Understanding the fate and transport of uranium in subsurface environments is a major concern for planning remediation of contamination at the DOE cleanup sites. Yet it is very difficult to study the biogeochemical processes that impact uranium mobility in these environments. Research at the Argonne National Laboratory has now led to a realistic laboratory-based approach that uses sediments from field contaminated locations in microcosms prepared and maintained under conditions that closely match those in the field. Tests of the new technique were carried out using sediment samples from the Oak Ridge National Laboratory Integrated Field-Research Challenge site. The microcosms were maintained under anaerobic (no oxygen) conditions to ensure that microbial activity would match that in the sampled subsurface field site. Changes in chemical characteristics of the uranium in each microcosm were determined periodically over an eleven month period using x-ray absorption spectroscopy beamlines at the Advanced Photon Source. Analysis of the results of these experiments, along with biochemical and geochemical data, indicates that at least two distinct processes are taking place that gradually transform the highly mobile uranium (VI) to highly immobile uranium (IV). The research has just been published in Environmental Science & Technology.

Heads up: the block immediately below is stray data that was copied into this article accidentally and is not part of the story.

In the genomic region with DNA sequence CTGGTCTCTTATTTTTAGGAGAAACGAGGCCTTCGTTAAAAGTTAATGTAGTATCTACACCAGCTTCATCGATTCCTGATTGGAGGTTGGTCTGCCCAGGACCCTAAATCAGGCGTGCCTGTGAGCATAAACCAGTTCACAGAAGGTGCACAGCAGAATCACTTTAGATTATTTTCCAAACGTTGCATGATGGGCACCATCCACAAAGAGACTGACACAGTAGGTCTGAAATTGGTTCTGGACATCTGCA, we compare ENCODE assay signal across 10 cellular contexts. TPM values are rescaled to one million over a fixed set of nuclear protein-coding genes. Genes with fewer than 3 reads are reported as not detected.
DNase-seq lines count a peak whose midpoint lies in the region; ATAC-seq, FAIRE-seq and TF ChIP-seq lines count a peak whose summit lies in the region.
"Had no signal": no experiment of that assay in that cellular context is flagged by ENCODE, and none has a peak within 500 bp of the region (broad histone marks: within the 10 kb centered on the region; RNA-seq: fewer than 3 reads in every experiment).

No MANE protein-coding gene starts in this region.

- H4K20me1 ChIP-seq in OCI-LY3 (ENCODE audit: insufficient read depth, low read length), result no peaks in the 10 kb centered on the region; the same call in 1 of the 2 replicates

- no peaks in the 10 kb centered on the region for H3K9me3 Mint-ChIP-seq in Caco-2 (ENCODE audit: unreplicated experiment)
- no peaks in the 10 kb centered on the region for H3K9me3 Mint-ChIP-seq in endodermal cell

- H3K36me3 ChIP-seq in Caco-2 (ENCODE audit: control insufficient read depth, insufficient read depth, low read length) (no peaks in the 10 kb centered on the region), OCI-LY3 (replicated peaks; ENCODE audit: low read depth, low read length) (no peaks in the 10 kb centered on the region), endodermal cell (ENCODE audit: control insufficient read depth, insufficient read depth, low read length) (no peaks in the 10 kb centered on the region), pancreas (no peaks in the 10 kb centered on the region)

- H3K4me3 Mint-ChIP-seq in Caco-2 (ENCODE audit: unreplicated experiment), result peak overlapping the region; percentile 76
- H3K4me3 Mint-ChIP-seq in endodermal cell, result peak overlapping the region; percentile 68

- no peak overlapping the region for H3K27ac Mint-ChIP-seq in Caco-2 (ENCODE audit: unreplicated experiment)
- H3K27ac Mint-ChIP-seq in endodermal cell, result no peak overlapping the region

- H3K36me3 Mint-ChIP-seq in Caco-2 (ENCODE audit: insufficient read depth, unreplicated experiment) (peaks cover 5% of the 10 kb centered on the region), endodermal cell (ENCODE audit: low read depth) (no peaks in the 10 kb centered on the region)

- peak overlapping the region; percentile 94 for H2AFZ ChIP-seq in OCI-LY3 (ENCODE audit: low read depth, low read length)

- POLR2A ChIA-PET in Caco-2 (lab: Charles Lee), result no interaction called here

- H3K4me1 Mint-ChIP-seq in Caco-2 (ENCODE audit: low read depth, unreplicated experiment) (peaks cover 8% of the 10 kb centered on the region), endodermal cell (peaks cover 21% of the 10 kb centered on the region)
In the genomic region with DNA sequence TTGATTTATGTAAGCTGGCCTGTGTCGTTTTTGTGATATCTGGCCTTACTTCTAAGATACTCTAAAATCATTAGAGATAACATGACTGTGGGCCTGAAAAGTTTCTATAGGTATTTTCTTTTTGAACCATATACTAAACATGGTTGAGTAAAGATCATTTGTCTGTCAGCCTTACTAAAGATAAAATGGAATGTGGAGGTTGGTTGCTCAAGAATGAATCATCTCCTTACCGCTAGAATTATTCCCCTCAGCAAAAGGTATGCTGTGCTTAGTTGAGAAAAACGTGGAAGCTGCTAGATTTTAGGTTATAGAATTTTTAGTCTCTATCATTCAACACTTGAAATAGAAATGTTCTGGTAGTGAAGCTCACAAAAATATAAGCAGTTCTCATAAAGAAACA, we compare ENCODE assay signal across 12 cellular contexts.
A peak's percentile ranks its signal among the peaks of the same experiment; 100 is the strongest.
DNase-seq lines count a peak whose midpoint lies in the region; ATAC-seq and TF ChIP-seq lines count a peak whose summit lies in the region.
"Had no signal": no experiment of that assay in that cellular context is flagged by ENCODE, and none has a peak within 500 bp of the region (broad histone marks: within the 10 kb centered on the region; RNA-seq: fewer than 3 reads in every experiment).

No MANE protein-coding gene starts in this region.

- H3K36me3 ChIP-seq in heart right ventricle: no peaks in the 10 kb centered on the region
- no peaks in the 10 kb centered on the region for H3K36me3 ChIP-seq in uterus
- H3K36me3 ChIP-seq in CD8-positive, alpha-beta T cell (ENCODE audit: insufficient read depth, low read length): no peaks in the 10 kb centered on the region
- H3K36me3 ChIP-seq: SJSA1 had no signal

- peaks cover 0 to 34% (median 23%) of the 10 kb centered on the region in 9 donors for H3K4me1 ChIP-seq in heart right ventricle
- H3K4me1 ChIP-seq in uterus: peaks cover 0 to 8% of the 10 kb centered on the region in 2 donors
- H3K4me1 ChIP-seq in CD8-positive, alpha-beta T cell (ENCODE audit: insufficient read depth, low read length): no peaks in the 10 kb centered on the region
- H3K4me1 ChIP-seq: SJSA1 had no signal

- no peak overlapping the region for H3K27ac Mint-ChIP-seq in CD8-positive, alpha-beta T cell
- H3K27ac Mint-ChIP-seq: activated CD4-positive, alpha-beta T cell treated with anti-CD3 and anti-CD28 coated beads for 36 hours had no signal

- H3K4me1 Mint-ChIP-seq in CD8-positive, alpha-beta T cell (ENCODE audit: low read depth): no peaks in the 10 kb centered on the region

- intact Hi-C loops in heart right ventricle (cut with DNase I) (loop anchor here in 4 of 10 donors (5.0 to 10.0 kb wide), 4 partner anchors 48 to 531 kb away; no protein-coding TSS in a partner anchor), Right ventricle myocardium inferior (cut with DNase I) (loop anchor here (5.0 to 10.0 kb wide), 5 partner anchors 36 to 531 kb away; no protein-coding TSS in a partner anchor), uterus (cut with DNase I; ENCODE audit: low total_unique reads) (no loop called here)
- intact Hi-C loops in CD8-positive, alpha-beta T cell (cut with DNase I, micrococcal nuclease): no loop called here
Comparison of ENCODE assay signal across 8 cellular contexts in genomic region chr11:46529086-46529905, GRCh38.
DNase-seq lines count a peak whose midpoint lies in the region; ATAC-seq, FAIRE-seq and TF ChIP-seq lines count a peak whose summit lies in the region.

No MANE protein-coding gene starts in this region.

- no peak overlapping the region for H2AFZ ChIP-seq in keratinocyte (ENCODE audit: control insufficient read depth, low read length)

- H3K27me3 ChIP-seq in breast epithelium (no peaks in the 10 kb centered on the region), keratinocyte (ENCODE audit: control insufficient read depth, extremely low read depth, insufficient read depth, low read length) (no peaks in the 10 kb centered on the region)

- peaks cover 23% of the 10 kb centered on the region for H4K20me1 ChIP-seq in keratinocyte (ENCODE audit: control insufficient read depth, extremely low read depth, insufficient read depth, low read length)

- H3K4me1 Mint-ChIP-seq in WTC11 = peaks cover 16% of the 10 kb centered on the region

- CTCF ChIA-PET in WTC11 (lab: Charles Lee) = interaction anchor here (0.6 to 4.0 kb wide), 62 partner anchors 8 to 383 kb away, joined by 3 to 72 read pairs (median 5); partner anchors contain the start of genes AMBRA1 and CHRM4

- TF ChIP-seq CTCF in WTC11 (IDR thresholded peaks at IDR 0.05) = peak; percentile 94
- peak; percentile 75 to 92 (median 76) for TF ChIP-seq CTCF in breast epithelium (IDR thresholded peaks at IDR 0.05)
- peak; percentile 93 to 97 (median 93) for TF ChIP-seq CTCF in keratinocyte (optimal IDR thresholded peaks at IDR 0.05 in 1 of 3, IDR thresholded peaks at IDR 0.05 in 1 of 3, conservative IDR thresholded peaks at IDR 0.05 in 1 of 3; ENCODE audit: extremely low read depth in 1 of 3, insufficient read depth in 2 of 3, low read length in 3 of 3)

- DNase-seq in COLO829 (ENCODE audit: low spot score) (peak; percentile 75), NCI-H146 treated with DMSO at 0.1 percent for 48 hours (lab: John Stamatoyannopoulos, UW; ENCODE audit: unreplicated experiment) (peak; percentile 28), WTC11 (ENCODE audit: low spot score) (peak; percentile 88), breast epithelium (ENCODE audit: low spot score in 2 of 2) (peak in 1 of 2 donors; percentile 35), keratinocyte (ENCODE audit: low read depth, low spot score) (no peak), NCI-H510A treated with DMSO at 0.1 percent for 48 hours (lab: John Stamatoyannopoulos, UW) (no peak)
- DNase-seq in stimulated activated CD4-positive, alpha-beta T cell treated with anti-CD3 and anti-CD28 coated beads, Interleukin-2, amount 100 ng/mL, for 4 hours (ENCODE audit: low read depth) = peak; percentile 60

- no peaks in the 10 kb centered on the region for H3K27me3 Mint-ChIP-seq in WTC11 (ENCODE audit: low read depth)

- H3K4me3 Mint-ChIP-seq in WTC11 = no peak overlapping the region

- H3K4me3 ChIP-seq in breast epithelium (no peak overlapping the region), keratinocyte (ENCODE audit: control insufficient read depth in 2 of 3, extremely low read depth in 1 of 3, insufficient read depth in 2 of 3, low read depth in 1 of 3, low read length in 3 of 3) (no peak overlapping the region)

Reference: S.D. Kelly, et al., "Uranium transformations in static microcosms", Environ. Sci. Technol. 2010 44(1), 236-242.
Contact: Roland F. Hirsch, SC-23.2, (301) 903-9009
SC-33.2 Biological Systems Science Division, BER
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